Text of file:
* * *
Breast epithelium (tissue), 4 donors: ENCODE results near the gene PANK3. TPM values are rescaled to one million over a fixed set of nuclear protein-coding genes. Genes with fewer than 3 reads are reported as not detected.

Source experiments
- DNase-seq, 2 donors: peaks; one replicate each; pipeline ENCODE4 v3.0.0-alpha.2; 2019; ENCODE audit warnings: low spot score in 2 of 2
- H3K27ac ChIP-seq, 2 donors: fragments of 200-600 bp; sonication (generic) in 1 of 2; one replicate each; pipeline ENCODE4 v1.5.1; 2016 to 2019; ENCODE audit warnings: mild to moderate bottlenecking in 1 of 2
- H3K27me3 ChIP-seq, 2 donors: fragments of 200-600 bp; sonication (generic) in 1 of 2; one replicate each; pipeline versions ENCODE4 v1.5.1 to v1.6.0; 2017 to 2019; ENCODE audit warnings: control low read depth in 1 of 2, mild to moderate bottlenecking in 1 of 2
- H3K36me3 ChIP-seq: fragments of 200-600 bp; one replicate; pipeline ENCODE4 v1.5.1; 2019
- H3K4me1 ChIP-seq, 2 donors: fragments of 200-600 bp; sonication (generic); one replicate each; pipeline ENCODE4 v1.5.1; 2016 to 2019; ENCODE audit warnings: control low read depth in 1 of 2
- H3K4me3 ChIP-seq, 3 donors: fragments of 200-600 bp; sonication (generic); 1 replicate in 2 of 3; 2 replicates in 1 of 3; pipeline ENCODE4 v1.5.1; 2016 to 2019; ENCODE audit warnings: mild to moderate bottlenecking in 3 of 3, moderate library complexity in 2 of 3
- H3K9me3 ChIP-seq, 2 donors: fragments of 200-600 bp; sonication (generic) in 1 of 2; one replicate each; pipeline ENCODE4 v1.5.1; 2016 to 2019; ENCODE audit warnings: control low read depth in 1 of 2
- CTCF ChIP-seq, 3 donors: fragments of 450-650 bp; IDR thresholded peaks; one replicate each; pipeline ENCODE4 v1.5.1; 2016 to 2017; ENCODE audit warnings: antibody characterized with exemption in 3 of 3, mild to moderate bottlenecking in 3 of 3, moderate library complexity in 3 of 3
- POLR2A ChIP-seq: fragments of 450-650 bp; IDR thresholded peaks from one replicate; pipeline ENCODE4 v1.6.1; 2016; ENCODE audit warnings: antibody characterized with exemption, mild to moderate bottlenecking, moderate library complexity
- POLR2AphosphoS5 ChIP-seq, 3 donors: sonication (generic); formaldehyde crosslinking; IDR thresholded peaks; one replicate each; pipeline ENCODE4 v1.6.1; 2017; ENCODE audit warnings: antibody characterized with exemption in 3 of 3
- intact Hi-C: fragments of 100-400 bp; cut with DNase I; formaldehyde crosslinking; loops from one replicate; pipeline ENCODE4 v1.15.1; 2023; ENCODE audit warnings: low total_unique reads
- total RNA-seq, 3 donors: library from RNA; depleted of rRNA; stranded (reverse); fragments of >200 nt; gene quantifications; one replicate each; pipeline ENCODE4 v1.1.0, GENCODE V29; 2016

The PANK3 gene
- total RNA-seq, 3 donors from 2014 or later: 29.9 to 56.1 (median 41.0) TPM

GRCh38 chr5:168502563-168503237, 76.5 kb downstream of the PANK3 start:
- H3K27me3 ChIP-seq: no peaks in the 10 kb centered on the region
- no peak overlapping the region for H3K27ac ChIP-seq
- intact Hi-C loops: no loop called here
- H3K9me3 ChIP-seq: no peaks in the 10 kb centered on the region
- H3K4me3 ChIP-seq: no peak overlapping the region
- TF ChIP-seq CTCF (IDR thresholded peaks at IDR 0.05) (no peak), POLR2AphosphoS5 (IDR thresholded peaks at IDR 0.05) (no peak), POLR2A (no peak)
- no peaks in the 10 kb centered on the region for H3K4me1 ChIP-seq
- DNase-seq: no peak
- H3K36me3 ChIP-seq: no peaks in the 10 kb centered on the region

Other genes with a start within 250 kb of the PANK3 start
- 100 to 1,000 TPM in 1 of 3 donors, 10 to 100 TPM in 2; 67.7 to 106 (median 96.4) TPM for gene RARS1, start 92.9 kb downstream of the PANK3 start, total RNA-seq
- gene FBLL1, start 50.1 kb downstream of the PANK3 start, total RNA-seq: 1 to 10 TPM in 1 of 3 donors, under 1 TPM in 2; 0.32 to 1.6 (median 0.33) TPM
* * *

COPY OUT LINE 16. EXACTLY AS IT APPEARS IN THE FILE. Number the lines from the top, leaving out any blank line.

- total RNA-seq, 3 donors from 2014 or later: 29.9 to 56.1 (median 41.0) TPM